The online movie for Greenlee’s The Spook Who Sat by the Door can be found here.

In a quote from Black People in White Face: Assimilation, Culture, and the Brown Case, the author states, “This requirement of black assimilation is akin to a requirement that black people put on white face and is ultimately unacceptable as a goal for a decolonized African American community.” Is black face similar to “white face” as they relate to literal and symbolic performances?


(Blackface is a form of theatrical makeup used in minstrel shows in which performers create a stereotyped caricature of a black person.)

The comparison is parallel. Not only is there a disconnect to identity and assimilation on a global and national scale, but also within the racial aspects. While growing up, I had many of the same experiences as Gunnar Kaufman. I attended a predominately black high school for my first and second years and I transferred to a private school for my remaining high school career. I was one of three African Americans of about 95 students. While there, students behaved differently and I learned how to fit it by thinking consciously of the vernacular that I used, the clothes that I wore and even the music that I listened to.  When I would go back home to visit friends, I noticed that I could switch up my demeanor. I learned the value of performing and assimilating under false pretenses. I was the “cool black guy”!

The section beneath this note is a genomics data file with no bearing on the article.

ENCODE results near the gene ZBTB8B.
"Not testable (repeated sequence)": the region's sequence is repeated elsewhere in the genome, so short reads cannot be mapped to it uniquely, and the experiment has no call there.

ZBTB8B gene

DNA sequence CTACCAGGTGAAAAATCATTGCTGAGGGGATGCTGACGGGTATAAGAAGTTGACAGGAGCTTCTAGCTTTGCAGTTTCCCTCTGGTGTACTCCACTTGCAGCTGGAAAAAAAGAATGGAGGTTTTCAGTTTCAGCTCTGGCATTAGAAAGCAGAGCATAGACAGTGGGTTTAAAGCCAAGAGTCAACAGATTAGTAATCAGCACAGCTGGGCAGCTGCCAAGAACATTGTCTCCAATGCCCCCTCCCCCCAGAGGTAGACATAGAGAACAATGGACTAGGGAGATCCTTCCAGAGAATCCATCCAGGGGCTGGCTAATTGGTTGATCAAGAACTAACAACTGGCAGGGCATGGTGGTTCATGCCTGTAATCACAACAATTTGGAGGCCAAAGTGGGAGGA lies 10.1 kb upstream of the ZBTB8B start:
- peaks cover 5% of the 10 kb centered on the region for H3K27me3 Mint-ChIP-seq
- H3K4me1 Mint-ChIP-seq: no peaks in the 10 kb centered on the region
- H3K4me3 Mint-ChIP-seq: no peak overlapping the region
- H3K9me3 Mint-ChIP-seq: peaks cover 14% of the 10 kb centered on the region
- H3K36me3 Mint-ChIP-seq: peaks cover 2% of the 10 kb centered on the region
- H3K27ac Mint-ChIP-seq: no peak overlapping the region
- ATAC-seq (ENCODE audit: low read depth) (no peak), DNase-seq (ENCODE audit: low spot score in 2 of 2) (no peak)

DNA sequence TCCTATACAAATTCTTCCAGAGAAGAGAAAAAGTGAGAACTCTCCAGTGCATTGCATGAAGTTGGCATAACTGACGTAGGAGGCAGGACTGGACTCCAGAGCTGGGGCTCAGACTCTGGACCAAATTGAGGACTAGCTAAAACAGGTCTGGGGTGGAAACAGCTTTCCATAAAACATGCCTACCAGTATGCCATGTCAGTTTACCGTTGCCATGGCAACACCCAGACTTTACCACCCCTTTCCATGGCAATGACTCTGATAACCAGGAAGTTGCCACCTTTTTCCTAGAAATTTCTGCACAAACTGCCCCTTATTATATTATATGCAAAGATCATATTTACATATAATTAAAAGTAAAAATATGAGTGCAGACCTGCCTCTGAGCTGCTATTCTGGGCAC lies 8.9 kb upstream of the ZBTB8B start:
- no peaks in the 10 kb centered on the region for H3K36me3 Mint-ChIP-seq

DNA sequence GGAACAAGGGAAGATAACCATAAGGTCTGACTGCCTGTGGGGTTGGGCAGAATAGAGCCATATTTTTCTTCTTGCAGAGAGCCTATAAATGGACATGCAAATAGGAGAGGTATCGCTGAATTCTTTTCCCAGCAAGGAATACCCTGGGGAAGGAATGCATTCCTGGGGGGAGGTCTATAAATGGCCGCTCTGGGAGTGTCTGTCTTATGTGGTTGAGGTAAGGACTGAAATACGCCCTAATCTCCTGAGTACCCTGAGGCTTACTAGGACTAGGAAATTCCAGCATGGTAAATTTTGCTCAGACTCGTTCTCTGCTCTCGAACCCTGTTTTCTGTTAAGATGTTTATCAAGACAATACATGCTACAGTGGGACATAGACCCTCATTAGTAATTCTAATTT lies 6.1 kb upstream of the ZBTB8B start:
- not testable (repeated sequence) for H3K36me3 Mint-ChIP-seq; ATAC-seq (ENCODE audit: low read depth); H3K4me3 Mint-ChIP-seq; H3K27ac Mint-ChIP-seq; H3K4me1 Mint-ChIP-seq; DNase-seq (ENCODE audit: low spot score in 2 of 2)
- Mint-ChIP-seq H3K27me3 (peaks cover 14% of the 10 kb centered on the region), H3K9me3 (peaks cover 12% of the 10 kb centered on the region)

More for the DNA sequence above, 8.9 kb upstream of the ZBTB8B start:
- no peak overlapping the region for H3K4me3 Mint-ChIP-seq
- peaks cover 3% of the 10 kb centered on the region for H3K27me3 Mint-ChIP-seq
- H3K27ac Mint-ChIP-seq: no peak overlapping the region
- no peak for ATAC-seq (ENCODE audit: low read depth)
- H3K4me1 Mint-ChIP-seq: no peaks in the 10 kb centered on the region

This painting was created by Norman Rockwell and is similar to both my experiences and
 Gunnars experiences within (White Boy Shuffle).

An article by Reihan Salam called Performance Race is a great example and personal account of performing within various settings. The source states, “So, one of those things you notice when you go from a mostly black public school to a mostly white northeastern college is that there are a lot of white people who think black people are cool. Automatically. Because they’re black. For some of these kids, it’s a real ego boost, because no one actually thought they were cool at home. The problem is that the unrestrained admiration directed at the newly anointed cool black kid is contingent on reminding his new white friends that he’s black, and therefore cool. For his new “friends,” this validates the pressing need to be able to say, “I have black friends,” just in case they try to touch someone’s dreadlocks without asking or something. So the newly anointed cool black kid employs a lot of black cultural idiosyncrasies he wouldn’t actually use at home, just to make sure everyone still thinks he’s still “black enough” to be considered cool.”

This quote correlates to my aforementioned experience in my predominately white high school. I never considered myself to be a performer of race, however, I began to understand the implications how to interact in various situations with an array of people.